Asset allocation in a post-Solvency II world

Marco Diolosa, Head of Rates and Derivatives with Pension Insurance Corporation and Daniel Blamont, Head of Investment Strategy at Phoenix Group discuss how diversification and asset allocation have changed in response to Solvency II.

Insurance Insight Editorposted on Thursday, September 12, 2019

This excerpt is taken from a roundtable: ‘What strategies are proving successful in driving returns from an asset allocation strategy and achieving diversification at the lowest capital cost?.’

You can read the full roundtable in the research report Insurance Asset Management – Europe 2019, which can be downloaded here.

Insurance Investor: How has Solvency II and other regulations changed the way you invest?

Marco Diolosa: Asset allocation has changed somewhat in the post-Solvency II world. Before that there was more freedom to use a broader universe of assets to match liabilities than there is today.

Being an annuity provider, we use the matching adjustment to discount our liabilities, this means we can only invest in assets that are deemed “MA eligible” from a regulatory standpoint.

"Before Solvency II there was more freedom to use a broader universe of assets to match liabilities than there is today"

The matching adjustment eligibility criteria is quite restrictive and reduces the universe of assets we can invest into.

So yes, there are more asset classes or asset types available, but this availability of assets is counterbalanced by more stringent regulation.

This makes asset allocation and diversification more difficult on balance in our view.

Daniel Blamont: There is this prescriptive or reduced universe of assets you can invest in, within matching adjustment.

Also, within non-matching adjustment liability pools that an insurer may have, not necessarily restrictions on the investments themselves, there may be capital needs that mean that you are also restricted to some extent.

One new market development that we’re seeing, with Legal & General at the forefront of it, is the actual creation of an asset.

"A lot of insurers are looking to go further upstream in order to shape investments"

They are building houses for the rental market, long term leases, ground rents, and so forth. They are going all the way to the source and creating different catch flow streams, to then distribute them to different parts of their book.

We aren’t necessarily going to do this ourselves, but a lot of insurers are looking to go further upstream in order to shape investments or financing that suits the different parts of the book.

Marco: We have indeed seen that it is possible to manufacture eligible matching assets under Solvency II through structuring.

Many of our peers are securitising equity release mortgages into a junior and senior note. The senior note goes into the matching adjustment fund and backs liabilities and the junior note is either held somewhere else on balance sheet or sold in the market.

This could potentially be extended in the future into other types of asset classes, and so asset types that aren’t eligible today could become so in the future.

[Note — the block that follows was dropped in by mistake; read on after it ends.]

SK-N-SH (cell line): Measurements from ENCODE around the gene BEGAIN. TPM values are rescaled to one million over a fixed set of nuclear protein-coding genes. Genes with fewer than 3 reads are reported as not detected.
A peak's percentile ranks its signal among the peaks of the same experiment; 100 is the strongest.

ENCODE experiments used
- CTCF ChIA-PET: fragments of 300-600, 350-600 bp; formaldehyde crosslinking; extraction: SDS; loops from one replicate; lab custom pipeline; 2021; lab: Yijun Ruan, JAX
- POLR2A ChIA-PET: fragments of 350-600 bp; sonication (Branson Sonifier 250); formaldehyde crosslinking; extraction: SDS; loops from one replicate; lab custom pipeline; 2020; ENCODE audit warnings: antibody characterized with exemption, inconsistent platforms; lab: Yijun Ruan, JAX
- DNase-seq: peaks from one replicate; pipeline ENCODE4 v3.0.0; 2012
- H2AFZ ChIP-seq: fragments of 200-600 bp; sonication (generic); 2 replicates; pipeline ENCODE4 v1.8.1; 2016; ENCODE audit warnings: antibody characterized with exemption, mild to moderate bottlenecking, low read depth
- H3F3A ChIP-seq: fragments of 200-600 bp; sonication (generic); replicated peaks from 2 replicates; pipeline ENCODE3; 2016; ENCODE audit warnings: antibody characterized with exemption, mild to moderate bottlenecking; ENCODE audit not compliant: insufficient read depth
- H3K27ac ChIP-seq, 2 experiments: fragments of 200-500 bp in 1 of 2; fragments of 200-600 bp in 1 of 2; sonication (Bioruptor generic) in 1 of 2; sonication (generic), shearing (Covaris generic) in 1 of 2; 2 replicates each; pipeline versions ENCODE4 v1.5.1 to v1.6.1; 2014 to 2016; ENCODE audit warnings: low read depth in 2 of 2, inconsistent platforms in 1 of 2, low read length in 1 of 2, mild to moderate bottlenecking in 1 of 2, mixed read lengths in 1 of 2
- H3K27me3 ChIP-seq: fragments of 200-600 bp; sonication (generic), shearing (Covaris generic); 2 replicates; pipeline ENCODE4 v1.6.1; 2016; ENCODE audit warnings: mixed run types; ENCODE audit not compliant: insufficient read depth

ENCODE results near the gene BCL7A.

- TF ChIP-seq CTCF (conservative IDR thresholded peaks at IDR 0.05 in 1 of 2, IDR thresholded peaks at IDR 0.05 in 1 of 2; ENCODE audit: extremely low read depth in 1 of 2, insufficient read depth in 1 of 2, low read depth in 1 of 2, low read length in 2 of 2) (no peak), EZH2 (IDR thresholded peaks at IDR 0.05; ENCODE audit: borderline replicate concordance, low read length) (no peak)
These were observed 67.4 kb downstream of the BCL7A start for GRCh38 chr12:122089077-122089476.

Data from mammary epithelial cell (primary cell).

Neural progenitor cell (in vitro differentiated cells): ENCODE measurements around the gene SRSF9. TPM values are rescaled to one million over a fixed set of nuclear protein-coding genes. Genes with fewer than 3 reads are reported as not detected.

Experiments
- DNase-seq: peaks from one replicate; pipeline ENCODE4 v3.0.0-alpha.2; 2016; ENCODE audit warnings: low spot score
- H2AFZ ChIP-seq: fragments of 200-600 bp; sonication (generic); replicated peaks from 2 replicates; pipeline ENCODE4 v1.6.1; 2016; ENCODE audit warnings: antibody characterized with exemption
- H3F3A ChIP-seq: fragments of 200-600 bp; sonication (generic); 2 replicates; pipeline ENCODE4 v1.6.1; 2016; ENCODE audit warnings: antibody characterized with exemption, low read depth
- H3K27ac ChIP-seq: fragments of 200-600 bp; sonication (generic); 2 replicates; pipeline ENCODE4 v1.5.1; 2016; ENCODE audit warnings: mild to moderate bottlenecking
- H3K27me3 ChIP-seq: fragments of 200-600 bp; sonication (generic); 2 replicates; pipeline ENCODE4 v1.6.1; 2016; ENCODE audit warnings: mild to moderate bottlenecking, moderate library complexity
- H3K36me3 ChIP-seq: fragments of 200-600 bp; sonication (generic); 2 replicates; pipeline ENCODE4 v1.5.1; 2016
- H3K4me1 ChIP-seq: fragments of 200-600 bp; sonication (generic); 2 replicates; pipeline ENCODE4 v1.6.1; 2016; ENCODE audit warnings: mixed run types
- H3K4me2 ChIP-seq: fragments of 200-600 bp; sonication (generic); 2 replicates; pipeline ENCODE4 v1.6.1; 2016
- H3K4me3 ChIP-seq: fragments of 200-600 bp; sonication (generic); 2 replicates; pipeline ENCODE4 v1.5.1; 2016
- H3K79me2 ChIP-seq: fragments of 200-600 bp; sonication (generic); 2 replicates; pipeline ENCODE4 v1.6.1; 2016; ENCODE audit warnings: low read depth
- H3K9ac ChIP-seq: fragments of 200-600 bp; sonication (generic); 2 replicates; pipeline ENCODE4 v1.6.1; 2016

"It is possible to manufacture eligible matching assets under Solvency II through structuring"

Investors shouldn’t underestimate the amount of work required to securitise assets, and the need for the regulator to approve such structures.

Daniel: We have third-party managers who are investing in securitised assets on our behalf, a good example being student loans.

The UK government is trying to sell a chunky stake in student loans. They have sliced up their loan book into different parts with some going to annuity funds, pension funds and private equity type of investment strategies.

The other side is realising the needs of the different investor types out there, so there is hope that we won’t need to do all of the securitisation ourselves.

II: Solvency II is clearly one of the major issues that is impacting asset allocation. Are there any other major issues at the moment or is it mainly Solvency II?

Daniel: We prefer to see Solvency II more as a constraint.

We have a top down view of building a portfolio and still want good returns versus economic risk.

What we avoid at all costs is building a portfolio that is solely optimised versus capital, because we know that if you have a downgrade then your capital jumps up and if you build something with say bonds that are single A-, AA-, BBB-, which looks very good on your balance sheet on day one but overtime you are just kidding yourself.

"What we avoid at all costs is building a portfolio that is solely optimised versus capital"

We are aware of this and so the way that we have designed the mandates and where we externalised our investment decisions, are in Solvency II aware investments but not Solvency II optimised.

This excerpt is taken from a roundtable: ‘What strategies are proving successful in driving returns from an asset allocation strategy and achieving diversification at the lowest capital cost?.’

You can read the full roundtable in the research report Insurance Asset Management – Europe 2019, which can be downloaded here.